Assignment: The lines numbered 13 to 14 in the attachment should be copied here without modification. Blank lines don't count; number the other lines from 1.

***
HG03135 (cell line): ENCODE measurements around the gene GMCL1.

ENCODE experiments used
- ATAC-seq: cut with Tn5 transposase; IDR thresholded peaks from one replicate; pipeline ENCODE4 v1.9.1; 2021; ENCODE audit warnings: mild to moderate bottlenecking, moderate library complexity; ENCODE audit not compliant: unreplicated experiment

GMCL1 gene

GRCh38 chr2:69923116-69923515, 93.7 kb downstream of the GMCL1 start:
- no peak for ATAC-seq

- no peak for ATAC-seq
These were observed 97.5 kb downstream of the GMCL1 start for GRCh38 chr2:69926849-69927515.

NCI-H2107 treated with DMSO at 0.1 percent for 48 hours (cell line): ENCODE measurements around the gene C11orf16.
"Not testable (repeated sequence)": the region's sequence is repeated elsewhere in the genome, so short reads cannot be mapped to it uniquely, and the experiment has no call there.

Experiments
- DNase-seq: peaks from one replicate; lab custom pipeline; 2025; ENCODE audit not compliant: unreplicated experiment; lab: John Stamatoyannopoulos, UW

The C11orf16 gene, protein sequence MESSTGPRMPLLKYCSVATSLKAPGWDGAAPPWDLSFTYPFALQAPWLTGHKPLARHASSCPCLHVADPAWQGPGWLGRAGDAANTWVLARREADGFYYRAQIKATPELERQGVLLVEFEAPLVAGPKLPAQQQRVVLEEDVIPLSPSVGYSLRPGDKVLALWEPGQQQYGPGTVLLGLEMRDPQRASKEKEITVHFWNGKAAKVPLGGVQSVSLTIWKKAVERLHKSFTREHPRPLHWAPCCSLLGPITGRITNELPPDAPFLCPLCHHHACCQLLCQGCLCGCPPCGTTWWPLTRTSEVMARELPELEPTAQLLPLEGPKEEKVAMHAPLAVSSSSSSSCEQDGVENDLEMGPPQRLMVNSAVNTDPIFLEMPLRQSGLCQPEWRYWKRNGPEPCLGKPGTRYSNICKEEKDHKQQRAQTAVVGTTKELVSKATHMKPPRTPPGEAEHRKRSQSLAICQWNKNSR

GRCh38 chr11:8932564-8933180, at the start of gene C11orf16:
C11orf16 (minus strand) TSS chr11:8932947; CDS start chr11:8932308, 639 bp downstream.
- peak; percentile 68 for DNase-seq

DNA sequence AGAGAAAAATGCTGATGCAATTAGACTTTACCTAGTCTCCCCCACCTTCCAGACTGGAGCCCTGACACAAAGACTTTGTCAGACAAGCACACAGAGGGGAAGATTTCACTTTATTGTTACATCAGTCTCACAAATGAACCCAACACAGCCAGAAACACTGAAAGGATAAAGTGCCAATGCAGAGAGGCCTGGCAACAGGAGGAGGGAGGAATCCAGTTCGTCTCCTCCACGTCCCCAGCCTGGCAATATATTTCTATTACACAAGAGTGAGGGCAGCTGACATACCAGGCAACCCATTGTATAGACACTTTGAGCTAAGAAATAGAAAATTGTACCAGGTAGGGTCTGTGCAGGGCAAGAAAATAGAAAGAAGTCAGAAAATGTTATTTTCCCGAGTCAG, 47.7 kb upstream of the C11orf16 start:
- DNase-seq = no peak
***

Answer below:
The C11orf16 gene, protein sequence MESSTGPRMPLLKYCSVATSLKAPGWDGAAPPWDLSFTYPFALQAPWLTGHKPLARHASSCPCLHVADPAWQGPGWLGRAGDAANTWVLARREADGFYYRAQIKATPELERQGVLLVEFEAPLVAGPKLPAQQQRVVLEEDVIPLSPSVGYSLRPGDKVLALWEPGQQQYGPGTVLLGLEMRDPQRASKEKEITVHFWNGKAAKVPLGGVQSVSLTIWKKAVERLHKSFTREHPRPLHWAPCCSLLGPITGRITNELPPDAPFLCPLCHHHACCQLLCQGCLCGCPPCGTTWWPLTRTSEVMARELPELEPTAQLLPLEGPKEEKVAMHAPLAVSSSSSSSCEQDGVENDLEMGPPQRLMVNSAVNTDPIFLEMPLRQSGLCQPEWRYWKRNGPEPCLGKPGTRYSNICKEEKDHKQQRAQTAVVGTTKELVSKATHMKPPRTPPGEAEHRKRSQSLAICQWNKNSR

GRCh38 chr11:8932564-8933180, at the start of gene C11orf16: